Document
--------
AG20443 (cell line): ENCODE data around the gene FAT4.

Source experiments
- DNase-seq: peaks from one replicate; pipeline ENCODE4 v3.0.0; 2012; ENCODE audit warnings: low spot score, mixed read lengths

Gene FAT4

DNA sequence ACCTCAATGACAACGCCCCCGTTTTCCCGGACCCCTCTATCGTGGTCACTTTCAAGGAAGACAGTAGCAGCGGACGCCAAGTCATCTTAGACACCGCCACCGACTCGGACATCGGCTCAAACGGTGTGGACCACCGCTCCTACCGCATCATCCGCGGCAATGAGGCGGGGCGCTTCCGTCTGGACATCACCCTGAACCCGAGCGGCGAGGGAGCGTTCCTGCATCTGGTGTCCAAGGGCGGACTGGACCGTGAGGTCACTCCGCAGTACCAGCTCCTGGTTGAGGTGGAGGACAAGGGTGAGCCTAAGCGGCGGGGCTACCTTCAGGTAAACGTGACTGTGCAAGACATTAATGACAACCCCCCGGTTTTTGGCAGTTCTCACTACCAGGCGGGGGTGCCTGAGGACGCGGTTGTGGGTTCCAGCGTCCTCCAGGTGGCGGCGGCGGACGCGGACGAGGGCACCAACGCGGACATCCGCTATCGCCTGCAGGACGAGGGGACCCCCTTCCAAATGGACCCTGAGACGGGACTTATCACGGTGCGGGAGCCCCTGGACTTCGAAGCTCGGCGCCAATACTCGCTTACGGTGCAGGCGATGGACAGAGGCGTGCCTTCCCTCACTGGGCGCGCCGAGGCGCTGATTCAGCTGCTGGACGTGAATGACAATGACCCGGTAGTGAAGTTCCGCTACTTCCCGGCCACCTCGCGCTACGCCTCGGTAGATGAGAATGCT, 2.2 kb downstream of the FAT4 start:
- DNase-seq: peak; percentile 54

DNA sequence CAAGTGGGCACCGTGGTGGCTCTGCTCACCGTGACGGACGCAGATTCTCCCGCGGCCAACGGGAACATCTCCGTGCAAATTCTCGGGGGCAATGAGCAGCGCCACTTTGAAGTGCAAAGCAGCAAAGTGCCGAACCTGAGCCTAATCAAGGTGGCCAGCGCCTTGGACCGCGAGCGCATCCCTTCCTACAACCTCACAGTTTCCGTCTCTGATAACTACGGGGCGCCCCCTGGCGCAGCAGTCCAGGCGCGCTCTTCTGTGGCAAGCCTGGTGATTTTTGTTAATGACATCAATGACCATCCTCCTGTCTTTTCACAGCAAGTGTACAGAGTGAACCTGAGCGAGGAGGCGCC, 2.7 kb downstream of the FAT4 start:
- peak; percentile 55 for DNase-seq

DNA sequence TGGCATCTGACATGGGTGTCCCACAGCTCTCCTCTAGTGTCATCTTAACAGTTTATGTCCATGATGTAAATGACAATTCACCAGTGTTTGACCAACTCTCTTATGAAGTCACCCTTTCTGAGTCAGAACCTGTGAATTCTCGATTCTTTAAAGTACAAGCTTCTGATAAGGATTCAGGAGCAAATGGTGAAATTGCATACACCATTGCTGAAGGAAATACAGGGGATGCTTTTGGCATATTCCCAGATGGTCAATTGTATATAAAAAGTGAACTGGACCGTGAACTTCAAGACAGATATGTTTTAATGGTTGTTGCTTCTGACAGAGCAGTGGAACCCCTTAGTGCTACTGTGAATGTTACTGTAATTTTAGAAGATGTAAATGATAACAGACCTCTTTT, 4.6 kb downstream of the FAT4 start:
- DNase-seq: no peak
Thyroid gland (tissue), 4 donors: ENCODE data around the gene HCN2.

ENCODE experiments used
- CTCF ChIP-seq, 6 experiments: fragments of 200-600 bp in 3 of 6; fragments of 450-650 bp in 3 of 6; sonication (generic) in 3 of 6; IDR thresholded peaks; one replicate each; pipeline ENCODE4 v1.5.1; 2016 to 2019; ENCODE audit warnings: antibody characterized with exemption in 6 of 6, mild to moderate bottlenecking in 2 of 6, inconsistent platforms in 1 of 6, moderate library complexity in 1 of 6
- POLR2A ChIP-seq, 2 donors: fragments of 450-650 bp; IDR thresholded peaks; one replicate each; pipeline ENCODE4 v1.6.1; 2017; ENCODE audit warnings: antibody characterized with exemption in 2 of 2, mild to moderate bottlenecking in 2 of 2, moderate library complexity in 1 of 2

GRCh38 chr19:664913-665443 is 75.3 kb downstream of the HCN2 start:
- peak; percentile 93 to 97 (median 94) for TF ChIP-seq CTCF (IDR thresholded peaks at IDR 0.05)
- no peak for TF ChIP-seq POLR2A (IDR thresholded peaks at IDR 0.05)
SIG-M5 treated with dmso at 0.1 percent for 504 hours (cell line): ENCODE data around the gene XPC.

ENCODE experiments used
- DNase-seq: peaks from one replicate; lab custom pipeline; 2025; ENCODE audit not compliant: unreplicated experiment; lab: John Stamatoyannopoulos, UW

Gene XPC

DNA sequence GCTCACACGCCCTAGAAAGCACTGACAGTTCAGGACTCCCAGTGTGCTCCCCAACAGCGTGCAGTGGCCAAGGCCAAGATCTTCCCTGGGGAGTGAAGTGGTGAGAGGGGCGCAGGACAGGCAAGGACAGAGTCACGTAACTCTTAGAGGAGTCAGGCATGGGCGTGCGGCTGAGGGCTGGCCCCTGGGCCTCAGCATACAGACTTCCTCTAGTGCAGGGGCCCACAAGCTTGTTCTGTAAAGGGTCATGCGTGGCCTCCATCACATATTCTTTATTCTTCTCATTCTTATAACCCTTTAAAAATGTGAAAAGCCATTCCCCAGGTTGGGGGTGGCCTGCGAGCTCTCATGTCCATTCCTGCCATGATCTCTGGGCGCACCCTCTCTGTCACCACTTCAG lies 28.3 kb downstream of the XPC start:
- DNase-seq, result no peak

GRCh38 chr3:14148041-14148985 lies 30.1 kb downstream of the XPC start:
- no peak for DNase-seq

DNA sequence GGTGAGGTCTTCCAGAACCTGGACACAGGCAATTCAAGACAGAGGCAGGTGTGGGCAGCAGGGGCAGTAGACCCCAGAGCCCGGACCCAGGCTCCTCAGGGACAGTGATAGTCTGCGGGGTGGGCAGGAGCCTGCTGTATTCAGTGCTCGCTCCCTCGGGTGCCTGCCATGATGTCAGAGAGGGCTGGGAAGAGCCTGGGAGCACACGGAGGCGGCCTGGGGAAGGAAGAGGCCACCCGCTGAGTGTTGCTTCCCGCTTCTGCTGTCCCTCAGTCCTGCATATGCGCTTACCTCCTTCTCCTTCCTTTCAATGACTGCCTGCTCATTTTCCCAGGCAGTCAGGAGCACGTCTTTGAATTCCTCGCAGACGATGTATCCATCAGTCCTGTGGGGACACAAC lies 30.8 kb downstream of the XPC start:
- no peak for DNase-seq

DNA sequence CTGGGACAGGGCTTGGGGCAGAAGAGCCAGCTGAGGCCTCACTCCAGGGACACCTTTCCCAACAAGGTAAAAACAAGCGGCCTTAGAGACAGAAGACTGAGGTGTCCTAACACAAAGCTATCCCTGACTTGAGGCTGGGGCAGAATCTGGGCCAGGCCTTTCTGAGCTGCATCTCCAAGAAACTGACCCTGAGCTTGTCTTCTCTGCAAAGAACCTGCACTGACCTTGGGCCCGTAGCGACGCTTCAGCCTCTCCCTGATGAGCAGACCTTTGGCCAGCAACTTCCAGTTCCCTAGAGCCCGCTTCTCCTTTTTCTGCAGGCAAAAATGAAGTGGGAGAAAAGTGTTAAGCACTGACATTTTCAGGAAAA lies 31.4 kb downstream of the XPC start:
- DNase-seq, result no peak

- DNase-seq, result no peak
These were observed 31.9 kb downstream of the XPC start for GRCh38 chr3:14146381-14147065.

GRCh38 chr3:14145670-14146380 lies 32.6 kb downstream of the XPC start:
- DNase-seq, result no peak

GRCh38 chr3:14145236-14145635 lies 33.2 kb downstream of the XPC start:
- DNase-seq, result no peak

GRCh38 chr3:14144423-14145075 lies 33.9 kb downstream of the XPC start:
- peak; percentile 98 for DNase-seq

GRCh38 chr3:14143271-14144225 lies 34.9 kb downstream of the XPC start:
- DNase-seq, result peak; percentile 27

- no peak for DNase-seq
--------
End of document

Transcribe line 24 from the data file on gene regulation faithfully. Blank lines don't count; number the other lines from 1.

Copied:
GRCh38 chr3:14148041-14148985 lies 30.1 kb downstream of the XPC start: